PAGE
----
Campus protesters share similar views as ‘Occupy’

‘Occupy’ movement continues to make noise though some believe focus has been lost


After several weeks of chanting and marching, dozens of people continue the Occupy San Diego protest.

Since the initial Oct. 7 march, demonstrators have marched through downtown several times, a man died at the site of the protest,  some have been arrested and dozens continue to camp out  at the Civic Center Plaza.

Mark Elliot, an aspiring journalist,  said he believes that, “If we the people come together, we cannot be defeated.”

“Everything we are doing is about peace, love and revolution,” Elliot said, standing in front of the Civic Center Plaza Oct. 19.

Participants in the Occupy movement have different reasons for why they are involved.

However, they all share one common view: “Human Need, not Corporate Greed,” as many signs proclaimed.

Supporters of medical marijuana have joined forces with the Occupy San Diego protesters.

Recently the federal government said that it would shut down most medical marijuana dispensaries because they do not comply with federal regulations.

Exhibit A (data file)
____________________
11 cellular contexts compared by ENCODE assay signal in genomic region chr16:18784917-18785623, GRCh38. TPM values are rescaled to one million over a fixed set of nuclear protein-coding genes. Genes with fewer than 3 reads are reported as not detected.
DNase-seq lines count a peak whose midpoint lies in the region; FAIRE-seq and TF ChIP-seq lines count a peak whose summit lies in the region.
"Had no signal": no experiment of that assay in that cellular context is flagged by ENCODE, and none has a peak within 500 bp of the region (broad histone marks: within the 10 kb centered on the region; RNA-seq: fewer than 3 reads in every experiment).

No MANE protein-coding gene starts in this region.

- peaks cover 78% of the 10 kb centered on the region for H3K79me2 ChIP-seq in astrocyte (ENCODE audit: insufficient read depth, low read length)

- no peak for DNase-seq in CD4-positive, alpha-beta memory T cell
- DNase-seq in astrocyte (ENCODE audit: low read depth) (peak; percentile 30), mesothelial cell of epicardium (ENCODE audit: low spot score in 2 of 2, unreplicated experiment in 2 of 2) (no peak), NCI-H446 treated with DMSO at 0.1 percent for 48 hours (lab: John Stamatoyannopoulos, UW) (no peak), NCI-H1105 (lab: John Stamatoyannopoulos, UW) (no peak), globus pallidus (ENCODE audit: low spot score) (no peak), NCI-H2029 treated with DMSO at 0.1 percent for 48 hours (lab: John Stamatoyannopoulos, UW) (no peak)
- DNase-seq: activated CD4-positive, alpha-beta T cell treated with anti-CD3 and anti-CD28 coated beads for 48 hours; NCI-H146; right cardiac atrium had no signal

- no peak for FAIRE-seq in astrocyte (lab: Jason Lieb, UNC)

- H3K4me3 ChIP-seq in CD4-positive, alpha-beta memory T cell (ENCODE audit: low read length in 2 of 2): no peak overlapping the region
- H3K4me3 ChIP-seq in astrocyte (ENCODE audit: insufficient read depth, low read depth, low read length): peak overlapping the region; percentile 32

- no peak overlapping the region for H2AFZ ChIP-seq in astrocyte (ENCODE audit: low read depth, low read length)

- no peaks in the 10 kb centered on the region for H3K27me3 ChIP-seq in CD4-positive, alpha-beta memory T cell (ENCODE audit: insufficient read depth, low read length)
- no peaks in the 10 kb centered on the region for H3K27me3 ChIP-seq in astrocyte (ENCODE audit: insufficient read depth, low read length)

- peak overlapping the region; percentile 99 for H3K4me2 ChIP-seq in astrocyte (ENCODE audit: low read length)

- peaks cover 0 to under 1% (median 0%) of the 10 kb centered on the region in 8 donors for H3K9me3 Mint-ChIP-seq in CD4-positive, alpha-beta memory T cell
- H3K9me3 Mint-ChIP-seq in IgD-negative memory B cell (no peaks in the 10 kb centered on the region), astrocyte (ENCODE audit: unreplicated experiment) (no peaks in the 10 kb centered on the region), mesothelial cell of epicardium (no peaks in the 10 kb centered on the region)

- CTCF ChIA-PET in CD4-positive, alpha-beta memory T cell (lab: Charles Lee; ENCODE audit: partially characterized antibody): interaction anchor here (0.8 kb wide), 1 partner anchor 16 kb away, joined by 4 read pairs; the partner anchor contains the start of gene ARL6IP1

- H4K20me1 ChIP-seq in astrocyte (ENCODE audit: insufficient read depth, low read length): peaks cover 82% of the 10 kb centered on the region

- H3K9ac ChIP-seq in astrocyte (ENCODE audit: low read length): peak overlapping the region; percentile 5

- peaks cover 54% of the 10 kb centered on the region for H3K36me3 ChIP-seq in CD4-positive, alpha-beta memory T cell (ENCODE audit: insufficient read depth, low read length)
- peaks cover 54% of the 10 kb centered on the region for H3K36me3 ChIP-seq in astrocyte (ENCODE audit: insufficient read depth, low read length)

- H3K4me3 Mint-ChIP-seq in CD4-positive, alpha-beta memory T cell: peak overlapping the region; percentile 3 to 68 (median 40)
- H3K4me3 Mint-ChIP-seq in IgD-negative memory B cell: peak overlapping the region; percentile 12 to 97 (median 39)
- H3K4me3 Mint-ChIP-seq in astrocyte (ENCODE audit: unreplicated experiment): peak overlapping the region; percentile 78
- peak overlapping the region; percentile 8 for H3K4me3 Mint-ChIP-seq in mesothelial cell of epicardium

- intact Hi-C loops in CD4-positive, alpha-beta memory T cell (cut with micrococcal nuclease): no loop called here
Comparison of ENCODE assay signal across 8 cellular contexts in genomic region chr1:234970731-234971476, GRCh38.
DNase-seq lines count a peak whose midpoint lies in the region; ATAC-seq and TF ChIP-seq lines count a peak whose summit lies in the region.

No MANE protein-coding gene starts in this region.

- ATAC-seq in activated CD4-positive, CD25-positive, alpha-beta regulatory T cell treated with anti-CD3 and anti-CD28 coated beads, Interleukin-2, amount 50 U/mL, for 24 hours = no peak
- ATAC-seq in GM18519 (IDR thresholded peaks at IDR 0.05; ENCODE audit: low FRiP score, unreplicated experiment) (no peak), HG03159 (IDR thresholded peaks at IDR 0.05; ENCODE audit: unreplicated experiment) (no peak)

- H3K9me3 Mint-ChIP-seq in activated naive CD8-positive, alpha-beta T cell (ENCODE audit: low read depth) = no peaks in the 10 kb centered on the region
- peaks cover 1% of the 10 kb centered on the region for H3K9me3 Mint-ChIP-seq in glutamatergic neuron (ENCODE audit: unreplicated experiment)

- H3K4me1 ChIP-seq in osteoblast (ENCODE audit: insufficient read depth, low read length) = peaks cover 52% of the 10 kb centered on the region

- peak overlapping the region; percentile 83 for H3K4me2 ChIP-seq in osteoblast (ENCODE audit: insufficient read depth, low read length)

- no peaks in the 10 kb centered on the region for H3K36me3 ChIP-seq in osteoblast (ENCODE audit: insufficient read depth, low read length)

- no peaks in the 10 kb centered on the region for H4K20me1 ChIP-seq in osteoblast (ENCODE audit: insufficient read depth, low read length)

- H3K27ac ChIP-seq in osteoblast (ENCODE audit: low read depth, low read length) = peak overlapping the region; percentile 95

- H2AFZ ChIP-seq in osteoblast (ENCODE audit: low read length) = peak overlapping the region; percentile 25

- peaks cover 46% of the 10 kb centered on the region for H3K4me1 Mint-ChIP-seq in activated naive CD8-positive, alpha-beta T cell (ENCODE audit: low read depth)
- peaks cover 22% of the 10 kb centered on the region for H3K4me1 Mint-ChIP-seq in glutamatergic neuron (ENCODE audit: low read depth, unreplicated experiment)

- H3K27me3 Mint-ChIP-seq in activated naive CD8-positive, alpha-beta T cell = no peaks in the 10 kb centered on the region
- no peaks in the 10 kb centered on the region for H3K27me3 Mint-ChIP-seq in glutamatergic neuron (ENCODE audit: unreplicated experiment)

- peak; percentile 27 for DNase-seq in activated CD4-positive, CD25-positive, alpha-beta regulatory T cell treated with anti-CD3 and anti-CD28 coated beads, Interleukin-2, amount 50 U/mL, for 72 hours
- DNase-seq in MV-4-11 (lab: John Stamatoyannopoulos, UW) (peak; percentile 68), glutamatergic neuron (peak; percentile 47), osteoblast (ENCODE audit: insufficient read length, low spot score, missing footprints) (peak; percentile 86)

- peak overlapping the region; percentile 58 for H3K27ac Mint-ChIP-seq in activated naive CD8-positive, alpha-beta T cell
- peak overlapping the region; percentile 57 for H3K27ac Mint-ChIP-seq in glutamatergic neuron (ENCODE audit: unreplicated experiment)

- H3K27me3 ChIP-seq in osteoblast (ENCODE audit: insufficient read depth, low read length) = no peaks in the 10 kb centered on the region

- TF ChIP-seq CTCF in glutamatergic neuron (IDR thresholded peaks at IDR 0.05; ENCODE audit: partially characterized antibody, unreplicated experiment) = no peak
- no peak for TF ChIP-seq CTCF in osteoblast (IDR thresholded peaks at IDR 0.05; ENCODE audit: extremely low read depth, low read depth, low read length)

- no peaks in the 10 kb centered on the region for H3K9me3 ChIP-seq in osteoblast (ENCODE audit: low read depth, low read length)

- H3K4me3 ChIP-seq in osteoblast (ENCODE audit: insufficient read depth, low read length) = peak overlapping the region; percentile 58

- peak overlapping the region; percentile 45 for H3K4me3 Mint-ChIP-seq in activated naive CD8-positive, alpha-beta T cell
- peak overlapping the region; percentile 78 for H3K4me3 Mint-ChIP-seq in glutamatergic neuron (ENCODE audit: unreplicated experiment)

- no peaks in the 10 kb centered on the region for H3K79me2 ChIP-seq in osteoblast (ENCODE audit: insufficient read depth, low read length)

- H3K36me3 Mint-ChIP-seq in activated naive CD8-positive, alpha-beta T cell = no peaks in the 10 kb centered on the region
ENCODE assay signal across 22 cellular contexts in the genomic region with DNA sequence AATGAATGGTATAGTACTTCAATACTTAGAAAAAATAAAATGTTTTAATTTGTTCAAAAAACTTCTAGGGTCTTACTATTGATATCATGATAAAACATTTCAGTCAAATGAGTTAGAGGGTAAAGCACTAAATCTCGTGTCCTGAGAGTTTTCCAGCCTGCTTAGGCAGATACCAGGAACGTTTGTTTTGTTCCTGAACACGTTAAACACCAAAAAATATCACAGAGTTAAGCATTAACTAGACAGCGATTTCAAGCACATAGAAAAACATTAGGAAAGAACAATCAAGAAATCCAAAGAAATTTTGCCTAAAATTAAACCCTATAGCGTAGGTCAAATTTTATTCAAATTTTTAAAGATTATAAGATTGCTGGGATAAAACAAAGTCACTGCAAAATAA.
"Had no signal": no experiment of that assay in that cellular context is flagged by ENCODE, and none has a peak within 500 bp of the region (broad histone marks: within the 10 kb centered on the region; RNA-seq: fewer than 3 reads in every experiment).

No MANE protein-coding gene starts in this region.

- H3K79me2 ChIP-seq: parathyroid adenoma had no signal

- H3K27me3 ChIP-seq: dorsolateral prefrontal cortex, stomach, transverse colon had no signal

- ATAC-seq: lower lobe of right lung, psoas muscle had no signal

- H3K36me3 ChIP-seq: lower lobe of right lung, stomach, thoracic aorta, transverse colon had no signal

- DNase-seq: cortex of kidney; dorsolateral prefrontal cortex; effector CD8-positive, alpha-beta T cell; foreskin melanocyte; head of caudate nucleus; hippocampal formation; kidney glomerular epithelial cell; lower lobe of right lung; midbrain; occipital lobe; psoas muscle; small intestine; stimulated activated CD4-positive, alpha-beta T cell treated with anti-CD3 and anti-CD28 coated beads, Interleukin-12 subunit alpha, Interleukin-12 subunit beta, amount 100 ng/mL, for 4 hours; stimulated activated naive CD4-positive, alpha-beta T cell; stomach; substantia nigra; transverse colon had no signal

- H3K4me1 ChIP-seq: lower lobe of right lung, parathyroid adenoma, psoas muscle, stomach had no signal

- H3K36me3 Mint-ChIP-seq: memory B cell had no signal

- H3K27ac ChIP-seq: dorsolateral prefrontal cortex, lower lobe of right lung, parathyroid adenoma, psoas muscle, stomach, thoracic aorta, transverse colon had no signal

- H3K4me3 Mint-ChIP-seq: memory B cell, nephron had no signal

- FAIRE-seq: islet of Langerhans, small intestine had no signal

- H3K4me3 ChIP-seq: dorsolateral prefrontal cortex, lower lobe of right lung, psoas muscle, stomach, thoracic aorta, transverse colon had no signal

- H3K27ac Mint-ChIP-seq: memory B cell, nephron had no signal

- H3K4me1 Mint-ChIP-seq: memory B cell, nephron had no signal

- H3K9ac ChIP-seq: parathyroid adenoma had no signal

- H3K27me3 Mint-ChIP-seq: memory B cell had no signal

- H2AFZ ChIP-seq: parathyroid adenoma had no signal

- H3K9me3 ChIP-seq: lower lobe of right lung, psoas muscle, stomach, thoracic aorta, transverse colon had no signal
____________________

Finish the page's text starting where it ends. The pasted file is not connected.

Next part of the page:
“Together we can create embargoes against big corporations. We the people are the 99 percent,” said William West, who advocates for the use of medical marijuana through his website.

Not everyone agrees with what has happened since Occupy San Diego started.

Megan, a woman in her mid-twenties, who declined to give her last name, said that the movement has shifted away from its focus.

“I really want to see the movement keep going,” said Megan, adding that she was worried that issues such as unemployment, and extreme political views — the main themes in the first days of the movement — have now been replaced by topics such as medical marijuana.

The Internet has been Occupy San Diego’s biggest supporter.

Social networking websites such as Twitter and Facebook have helped the movement expand all over the United States.

According to, a committee meets at 5 p.m. daily, general assembly meetings are held at 7 p.m., and protesters march every Friday, Saturday, and Sunday.

For the latest information on Occupy San Diego, please visit the website at